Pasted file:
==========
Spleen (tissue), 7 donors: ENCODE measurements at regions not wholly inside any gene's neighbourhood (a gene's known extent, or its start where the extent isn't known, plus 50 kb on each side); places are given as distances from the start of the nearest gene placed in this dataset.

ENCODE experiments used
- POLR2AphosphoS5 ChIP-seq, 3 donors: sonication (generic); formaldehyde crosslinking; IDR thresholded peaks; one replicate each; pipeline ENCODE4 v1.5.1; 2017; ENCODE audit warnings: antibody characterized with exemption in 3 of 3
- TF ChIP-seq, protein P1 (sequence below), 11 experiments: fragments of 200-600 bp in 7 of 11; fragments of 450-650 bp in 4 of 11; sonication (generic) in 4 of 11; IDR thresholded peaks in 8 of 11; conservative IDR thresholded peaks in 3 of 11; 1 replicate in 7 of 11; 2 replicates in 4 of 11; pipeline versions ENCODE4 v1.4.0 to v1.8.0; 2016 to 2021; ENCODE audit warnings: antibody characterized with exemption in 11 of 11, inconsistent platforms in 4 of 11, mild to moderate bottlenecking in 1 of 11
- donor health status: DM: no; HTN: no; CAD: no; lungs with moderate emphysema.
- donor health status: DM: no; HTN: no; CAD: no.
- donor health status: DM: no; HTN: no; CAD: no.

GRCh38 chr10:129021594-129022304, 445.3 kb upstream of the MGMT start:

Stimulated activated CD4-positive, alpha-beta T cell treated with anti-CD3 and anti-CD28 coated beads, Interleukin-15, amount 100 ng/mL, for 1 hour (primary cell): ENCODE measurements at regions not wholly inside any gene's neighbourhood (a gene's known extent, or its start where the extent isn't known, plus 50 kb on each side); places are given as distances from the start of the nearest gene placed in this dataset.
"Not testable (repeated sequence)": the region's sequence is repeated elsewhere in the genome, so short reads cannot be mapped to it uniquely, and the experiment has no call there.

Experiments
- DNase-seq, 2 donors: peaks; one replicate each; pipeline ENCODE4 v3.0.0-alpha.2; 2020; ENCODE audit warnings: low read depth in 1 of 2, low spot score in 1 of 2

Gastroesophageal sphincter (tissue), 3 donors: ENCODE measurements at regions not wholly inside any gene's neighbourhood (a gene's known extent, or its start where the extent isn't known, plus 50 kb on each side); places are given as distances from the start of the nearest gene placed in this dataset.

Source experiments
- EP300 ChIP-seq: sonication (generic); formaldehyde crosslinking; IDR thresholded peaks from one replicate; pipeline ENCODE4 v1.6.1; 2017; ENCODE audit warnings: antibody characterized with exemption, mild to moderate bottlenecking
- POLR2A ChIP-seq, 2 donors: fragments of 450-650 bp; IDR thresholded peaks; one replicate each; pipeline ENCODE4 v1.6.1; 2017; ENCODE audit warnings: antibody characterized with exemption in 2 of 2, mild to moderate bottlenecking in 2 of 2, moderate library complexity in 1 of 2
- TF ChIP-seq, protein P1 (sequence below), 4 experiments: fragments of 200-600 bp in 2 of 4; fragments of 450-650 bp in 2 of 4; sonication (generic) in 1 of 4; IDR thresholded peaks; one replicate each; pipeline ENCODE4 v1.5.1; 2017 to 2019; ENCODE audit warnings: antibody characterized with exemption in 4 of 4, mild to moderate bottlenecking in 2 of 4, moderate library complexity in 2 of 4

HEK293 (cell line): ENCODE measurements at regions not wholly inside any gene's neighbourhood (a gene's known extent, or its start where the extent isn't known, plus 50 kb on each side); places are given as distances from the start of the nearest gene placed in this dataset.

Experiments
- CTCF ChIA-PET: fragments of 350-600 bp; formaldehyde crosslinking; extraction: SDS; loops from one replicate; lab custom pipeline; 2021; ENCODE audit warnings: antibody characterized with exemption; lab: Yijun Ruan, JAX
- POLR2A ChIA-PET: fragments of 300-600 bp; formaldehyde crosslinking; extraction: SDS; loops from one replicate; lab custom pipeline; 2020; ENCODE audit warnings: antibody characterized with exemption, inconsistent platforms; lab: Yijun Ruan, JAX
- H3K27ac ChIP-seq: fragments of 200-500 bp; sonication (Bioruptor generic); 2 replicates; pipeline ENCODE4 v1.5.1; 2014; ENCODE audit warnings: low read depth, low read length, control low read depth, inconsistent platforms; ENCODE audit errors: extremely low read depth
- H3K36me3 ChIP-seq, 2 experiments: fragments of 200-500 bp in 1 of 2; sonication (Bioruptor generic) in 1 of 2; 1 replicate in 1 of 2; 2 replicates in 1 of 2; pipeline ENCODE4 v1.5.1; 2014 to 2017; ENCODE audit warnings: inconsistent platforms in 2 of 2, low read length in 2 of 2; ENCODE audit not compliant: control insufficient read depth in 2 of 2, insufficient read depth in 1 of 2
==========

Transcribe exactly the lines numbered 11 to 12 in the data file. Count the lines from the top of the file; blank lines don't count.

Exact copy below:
Experiments
- DNase-seq, 2 donors: peaks; one replicate each; pipeline ENCODE4 v3.0.0-alpha.2; 2020; ENCODE audit warnings: low read depth in 1 of 2, low spot score in 1 of 2